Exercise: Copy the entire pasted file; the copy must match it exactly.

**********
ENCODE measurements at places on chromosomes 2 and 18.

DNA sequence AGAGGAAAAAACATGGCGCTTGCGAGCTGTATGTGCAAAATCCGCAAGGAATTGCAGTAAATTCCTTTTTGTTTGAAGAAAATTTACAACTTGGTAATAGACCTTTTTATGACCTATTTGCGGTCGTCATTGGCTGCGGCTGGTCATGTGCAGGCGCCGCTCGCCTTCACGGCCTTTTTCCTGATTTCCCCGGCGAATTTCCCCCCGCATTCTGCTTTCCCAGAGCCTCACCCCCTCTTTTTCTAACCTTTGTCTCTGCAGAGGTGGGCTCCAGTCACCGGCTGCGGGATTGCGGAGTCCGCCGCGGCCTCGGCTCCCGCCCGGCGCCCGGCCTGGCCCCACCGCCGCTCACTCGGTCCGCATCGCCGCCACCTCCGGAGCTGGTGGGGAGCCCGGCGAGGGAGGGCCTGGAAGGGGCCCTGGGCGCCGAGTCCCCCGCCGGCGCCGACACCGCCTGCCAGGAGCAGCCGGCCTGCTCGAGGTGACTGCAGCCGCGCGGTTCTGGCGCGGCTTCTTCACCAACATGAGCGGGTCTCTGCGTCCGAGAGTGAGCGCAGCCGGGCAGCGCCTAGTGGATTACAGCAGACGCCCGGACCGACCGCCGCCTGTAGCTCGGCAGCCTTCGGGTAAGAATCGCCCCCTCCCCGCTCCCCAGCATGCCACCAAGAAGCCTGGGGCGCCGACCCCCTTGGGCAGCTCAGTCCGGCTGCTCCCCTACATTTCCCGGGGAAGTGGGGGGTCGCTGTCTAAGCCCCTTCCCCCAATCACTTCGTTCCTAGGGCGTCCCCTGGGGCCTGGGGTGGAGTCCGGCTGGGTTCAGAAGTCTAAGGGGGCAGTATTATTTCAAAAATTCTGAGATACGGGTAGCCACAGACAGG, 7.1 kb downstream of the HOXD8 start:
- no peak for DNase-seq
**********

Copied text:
ENCODE measurements at places on chromosomes 2 and 18.

DNA sequence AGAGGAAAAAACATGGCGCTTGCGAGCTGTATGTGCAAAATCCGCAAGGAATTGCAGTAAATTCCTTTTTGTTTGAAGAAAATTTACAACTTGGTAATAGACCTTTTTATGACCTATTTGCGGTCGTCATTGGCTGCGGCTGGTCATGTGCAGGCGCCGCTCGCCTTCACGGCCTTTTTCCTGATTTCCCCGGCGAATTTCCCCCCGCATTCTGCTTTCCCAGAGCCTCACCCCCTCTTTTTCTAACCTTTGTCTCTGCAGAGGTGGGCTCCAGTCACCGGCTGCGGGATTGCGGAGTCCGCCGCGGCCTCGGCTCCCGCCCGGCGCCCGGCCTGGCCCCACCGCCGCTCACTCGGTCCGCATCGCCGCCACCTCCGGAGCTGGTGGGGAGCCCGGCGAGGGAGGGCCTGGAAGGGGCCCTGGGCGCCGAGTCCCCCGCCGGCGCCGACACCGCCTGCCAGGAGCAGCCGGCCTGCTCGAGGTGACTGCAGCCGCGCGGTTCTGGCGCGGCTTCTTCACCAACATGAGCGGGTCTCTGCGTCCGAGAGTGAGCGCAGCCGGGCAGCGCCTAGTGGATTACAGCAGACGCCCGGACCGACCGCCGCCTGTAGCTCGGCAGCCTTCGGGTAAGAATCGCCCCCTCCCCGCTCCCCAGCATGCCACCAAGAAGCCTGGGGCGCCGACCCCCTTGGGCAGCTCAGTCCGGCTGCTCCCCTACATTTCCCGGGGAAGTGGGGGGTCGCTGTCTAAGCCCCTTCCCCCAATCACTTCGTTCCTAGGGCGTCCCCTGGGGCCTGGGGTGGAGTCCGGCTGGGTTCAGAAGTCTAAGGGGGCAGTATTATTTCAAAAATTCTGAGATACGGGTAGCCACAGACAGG, 7.1 kb downstream of the HOXD8 start:
- no peak for DNase-seq